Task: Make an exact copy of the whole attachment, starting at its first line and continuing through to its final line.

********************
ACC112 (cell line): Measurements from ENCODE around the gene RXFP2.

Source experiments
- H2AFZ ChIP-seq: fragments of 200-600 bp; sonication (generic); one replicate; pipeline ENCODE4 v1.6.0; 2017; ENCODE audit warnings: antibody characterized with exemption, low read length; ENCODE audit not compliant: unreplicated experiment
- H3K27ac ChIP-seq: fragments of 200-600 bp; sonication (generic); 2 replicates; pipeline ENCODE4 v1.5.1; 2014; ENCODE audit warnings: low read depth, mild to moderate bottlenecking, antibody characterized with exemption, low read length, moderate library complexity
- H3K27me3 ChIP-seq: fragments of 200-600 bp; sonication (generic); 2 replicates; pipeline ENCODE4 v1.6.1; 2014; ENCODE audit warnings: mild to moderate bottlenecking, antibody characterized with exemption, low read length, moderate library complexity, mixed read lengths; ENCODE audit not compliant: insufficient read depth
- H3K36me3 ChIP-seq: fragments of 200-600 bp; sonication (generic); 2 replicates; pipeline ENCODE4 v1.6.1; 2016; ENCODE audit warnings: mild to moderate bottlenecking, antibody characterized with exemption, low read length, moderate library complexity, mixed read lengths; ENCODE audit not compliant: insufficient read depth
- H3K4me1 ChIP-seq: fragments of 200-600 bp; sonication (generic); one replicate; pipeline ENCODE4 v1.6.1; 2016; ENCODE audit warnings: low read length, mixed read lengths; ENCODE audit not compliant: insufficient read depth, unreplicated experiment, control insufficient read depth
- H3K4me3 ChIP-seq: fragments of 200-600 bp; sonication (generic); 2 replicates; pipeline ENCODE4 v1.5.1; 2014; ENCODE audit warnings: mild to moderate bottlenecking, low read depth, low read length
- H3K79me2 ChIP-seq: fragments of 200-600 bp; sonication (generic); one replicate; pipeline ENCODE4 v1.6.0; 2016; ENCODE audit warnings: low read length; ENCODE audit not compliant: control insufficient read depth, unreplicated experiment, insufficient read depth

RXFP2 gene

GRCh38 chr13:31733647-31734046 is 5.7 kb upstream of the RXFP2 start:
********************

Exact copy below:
ACC112 (cell line): Measurements from ENCODE around the gene RXFP2.

Source experiments
- H2AFZ ChIP-seq: fragments of 200-600 bp; sonication (generic); one replicate; pipeline ENCODE4 v1.6.0; 2017; ENCODE audit warnings: antibody characterized with exemption, low read length; ENCODE audit not compliant: unreplicated experiment
- H3K27ac ChIP-seq: fragments of 200-600 bp; sonication (generic); 2 replicates; pipeline ENCODE4 v1.5.1; 2014; ENCODE audit warnings: low read depth, mild to moderate bottlenecking, antibody characterized with exemption, low read length, moderate library complexity
- H3K27me3 ChIP-seq: fragments of 200-600 bp; sonication (generic); 2 replicates; pipeline ENCODE4 v1.6.1; 2014; ENCODE audit warnings: mild to moderate bottlenecking, antibody characterized with exemption, low read length, moderate library complexity, mixed read lengths; ENCODE audit not compliant: insufficient read depth
- H3K36me3 ChIP-seq: fragments of 200-600 bp; sonication (generic); 2 replicates; pipeline ENCODE4 v1.6.1; 2016; ENCODE audit warnings: mild to moderate bottlenecking, antibody characterized with exemption, low read length, moderate library complexity, mixed read lengths; ENCODE audit not compliant: insufficient read depth
- H3K4me1 ChIP-seq: fragments of 200-600 bp; sonication (generic); one replicate; pipeline ENCODE4 v1.6.1; 2016; ENCODE audit warnings: low read length, mixed read lengths; ENCODE audit not compliant: insufficient read depth, unreplicated experiment, control insufficient read depth
- H3K4me3 ChIP-seq: fragments of 200-600 bp; sonication (generic); 2 replicates; pipeline ENCODE4 v1.5.1; 2014; ENCODE audit warnings: mild to moderate bottlenecking, low read depth, low read length
- H3K79me2 ChIP-seq: fragments of 200-600 bp; sonication (generic); one replicate; pipeline ENCODE4 v1.6.0; 2016; ENCODE audit warnings: low read length; ENCODE audit not compliant: control insufficient read depth, unreplicated experiment, insufficient read depth

RXFP2 gene

GRCh38 chr13:31733647-31734046 is 5.7 kb upstream of the RXFP2 start: